It's Not About the Food

EatingDisorder

I had many "aha" moments when I was recovering from an eating disorder. The first—and possibly most memorable—came on a Sunday morning.

I had spent the previous night like I had nearly every night for the past year: knee deep in junk food, lost in another binge. Each night, I’d get under the covers, almost fall asleep, when this thing would come over me. It was an uncontrollable—trust me, I had tried everything I could to control it—urge to eat Pepperidge Farm Soft Baked Chocolate Chip Cookies. In a seemingly dissociative state, I’d grab my keys, head to the gas station down the road and buy a box. Still in my pajamas, still with the white pimple cream on my face, I’d tell myself that I was just going to have just one cookie, but I’d end up eating nearly the entire box…followed by raw oatmeal from the jar, frozen bread from the back of the freezer, ANYTHING I could get my hands on.

On that morning after the binge, I remember sitting on my bed staring at the sole remaining cookie. I couldn’t understand how this little thing had such control over me. I had gone 18 years as someone who could eat one cookie and stop, so why, night after night, was I eating nearly a dozen cookies—and then continuing to gorge myself to the point of physical pain? I was convinced I was a sugar addict. I believed if I could just lock myself away in a room, away from anything sweet, I would be able to get a handle on this food thing. But even when I tried that—many times—night after night I ended up in the same spot: at the local gas station, in my pajamas with the zit cream on my face, buying the same cookies. 

A couple of days later, I finally “gave in” and went to see a therapist.  I asked her for a magic cure, something to help me steer clear of chocolate chip cookies. She kindly yet forcefully informed me that there was nothing wrong with the cookies. I was not a food addict. Instead, I was someone who was in emotional pain, and the cookies—whether I believed it at the time or not—were taking care of me. Eating the cookies was my attempt to comfort myself during an incredibly stressful time in my life. 

It was never the cookies' fault.

My experience is something we've probably all seen in one form or another. Whether it’s been someone who is facing eating disorder or a friend who is a compulsive dieter, a family member or ourselves, this person is convinced that the food is the issue. The thinking goes like this: if I can just get a handle on my love of sugar, my “addiction” to baked goods, or rid my kitchen of carbs, I’ll be okay. Once I figure out how to stop eating this and only eat that, my life will improve. If I stick to this diet, I will be "good."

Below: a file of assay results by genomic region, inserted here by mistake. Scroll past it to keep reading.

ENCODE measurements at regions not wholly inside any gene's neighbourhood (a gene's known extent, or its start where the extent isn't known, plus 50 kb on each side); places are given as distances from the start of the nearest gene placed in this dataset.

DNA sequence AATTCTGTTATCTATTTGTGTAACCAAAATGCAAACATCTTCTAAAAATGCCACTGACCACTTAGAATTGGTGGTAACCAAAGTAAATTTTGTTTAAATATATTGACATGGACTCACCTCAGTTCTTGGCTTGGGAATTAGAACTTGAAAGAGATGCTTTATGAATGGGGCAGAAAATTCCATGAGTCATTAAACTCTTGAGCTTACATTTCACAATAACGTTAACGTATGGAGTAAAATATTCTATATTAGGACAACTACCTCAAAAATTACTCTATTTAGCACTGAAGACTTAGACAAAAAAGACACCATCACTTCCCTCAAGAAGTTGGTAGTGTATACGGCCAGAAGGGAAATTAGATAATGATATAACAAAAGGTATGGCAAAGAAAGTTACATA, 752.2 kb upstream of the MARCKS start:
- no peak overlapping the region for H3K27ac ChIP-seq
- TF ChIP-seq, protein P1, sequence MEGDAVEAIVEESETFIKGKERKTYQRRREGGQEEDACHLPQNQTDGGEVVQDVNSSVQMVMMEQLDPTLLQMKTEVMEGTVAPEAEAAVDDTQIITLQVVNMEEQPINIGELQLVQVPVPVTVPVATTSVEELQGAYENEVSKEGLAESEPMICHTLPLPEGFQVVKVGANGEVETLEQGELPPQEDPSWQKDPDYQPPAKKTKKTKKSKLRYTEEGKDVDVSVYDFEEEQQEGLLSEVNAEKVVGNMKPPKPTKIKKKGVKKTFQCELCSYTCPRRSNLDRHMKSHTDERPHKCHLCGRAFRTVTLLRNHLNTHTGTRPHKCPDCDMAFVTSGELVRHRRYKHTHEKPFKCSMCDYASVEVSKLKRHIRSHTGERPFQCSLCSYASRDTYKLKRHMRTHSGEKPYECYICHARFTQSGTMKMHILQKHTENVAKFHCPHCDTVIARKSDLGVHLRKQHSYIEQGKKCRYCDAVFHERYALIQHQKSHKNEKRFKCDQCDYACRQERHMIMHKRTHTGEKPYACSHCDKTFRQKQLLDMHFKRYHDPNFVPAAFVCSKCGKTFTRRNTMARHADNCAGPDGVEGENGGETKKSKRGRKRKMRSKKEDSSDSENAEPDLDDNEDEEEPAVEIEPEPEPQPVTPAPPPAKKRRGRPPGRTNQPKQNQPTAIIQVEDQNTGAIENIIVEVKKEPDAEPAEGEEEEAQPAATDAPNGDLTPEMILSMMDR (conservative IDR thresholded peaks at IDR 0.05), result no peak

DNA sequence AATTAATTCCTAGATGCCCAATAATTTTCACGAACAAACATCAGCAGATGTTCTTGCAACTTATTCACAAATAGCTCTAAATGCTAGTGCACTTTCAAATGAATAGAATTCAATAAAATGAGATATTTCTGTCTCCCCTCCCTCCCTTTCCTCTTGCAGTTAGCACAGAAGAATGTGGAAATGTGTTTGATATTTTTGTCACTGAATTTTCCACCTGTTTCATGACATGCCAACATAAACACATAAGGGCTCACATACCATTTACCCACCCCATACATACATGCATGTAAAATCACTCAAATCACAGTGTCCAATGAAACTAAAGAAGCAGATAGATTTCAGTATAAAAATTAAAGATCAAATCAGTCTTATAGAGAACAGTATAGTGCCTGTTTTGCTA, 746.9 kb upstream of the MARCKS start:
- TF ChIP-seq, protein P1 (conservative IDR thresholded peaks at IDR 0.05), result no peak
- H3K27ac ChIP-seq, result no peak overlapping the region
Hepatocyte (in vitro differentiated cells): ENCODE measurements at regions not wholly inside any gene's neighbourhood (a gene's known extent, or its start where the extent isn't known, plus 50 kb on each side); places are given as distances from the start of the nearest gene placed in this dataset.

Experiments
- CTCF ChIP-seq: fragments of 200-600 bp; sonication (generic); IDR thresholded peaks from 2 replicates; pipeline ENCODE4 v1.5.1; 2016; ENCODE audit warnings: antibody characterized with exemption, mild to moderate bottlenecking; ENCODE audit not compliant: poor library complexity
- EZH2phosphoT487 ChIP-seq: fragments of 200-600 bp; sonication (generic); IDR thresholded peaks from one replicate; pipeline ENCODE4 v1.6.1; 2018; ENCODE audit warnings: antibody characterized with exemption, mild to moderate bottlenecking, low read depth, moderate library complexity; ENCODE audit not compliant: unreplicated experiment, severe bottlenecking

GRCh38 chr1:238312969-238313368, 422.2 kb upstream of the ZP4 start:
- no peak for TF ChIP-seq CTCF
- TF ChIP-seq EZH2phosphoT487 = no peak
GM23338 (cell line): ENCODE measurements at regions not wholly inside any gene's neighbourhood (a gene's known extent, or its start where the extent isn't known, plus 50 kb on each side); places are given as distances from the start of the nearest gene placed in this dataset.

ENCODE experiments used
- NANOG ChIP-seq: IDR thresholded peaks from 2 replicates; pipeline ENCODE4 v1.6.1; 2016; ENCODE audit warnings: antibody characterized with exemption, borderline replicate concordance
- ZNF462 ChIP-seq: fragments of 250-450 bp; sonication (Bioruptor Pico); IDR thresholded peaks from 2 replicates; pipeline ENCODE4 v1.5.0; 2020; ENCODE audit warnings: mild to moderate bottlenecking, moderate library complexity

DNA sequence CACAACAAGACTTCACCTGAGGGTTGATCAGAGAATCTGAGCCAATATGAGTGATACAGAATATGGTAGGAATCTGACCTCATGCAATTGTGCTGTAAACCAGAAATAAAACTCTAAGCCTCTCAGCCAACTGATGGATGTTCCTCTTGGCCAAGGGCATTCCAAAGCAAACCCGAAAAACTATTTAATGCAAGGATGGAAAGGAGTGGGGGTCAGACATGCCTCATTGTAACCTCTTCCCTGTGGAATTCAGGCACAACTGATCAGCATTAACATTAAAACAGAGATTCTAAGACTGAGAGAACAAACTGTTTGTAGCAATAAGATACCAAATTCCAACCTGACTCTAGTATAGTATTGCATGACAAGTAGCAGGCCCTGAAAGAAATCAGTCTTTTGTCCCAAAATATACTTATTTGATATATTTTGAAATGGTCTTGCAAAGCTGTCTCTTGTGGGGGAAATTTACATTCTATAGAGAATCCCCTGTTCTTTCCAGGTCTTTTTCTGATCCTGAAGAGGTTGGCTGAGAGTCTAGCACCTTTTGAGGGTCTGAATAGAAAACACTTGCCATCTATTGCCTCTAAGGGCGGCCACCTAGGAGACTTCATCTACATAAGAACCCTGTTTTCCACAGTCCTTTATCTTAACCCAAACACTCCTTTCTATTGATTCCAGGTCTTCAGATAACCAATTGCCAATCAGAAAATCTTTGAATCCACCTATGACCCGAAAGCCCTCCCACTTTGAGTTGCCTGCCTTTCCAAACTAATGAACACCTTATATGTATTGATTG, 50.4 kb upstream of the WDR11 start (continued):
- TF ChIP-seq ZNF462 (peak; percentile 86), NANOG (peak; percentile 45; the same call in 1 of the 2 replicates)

When you develop an eating disorder, the belief that food has a magical power over your life controls your life. Your world gets divided into “good” and “bad” foods; everything in life is suddenly black and white. When you’re binging, food is the enemy. You believe if only you were stronger, you wouldn't "give in" to the cookies, and you’d finally feel that sense of control over your life that you so desperately desire. And when you’re restricting what you eat, you feel victorious over the food. You are fueled by a false sense of security that your life is finally in your hands.

But the truth is, it’s never about the food. 

Someone develops a food obsession, and eating disorders are born, when an individual lacks healthy coping mechanisms. Food becomes the focus when we’ve experienced trauma or challenging experiences in our childhood that we haven’t yet processed. Our world becomes divided into “good” and “bad” foods when we feel overwhelmed by emotions that seem just too big to understand, and we haven't yet learned how to effectively manage these emotions. Or, we attempt to control what we eat when we feel that we’re lacking efficacy in some aspect of our lives.

What I realized in subsequent therapy sessions, and I now understand today, is that once you unmask the core issue, the cookies no longer interest you. Once you learn that it's okay to feel sad, that you can comfort yourself through difficult life transitions and challenging emotional states, your obsession with food just melts away. The space in your brain that was once occupied with thoughts of what you can and cannot eat becomes occupied with life's myriad facets. A dozen cookies turns back into eating just one because you now have the tools to cope with whatever life throws at you. It doesn't mean you never fall back into old patterns from time to time, but for the most part, you never obsess or think about what you can and cannot eat. At all. Like, ever. 

Eating disorders are sneaky because they can take over your life seemingly overnight, and they can trick you into thinking they're all about food. But underneath that obsession will always lie the core issue. Having the willingness to see if there's something behind this food thing and seeking help can be scary, but learning new coping skills, embracing the messiness of uncomfortable emotions and the grayness of life is. so. worth. it. Once you realize that the power that the food once held is really your power, life opens up, and you'll see: beyond being a delicious treat that is yours to enjoy whenever you crave it, the cookie will always just be a cookie.